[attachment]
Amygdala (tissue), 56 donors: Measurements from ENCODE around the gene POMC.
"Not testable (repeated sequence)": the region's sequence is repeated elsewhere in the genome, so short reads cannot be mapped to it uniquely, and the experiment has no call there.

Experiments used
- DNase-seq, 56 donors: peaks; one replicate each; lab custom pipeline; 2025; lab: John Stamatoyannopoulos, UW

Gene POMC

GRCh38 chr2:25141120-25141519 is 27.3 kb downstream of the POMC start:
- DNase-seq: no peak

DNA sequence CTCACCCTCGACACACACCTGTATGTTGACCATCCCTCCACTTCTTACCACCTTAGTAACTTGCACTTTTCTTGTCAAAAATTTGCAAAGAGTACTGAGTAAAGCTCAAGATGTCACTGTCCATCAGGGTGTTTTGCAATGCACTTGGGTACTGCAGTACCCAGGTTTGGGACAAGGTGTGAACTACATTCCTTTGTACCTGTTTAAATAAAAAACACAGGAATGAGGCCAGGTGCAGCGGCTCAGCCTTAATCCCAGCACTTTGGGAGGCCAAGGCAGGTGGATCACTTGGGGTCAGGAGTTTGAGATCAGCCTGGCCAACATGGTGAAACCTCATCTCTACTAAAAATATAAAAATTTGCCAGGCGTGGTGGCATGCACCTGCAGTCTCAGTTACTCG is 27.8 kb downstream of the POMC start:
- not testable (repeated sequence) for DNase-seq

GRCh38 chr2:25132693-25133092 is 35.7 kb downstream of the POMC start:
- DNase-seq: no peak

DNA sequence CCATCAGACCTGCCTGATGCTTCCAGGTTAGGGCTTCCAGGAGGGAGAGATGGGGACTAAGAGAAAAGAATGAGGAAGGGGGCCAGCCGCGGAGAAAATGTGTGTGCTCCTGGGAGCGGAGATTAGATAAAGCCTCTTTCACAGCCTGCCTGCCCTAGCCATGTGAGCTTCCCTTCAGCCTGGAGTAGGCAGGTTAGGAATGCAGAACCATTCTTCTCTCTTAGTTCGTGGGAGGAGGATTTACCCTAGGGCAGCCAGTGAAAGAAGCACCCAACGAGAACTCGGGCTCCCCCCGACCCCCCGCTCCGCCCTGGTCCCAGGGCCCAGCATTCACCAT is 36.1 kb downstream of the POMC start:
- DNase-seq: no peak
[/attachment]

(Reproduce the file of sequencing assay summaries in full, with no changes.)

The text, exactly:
Amygdala (tissue), 56 donors: Measurements from ENCODE around the gene POMC.
"Not testable (repeated sequence)": the region's sequence is repeated elsewhere in the genome, so short reads cannot be mapped to it uniquely, and the experiment has no call there.

Experiments used
- DNase-seq, 56 donors: peaks; one replicate each; lab custom pipeline; 2025; lab: John Stamatoyannopoulos, UW

Gene POMC

GRCh38 chr2:25141120-25141519 is 27.3 kb downstream of the POMC start:
- DNase-seq: no peak

DNA sequence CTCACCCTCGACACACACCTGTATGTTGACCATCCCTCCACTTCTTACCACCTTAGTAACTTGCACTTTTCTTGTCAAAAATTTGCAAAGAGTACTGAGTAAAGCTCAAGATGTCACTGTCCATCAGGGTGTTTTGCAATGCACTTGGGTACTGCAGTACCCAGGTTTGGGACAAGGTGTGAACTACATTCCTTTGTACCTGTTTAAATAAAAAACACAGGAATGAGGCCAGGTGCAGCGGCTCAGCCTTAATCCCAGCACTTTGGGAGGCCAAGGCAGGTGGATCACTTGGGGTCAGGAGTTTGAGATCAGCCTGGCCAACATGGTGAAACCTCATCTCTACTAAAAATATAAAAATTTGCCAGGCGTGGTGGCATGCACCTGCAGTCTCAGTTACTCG is 27.8 kb downstream of the POMC start:
- not testable (repeated sequence) for DNase-seq

GRCh38 chr2:25132693-25133092 is 35.7 kb downstream of the POMC start:
- DNase-seq: no peak

DNA sequence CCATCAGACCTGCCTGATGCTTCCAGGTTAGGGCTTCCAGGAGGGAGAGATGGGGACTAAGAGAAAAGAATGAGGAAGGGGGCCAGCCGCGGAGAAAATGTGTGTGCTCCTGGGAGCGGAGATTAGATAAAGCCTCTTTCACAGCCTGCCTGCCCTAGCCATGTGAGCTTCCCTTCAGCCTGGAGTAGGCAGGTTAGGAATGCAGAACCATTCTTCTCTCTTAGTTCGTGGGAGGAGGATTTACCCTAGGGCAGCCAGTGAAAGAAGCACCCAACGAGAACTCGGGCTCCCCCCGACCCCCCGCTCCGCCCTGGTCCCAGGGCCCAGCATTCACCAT is 36.1 kb downstream of the POMC start:
- DNase-seq: no peak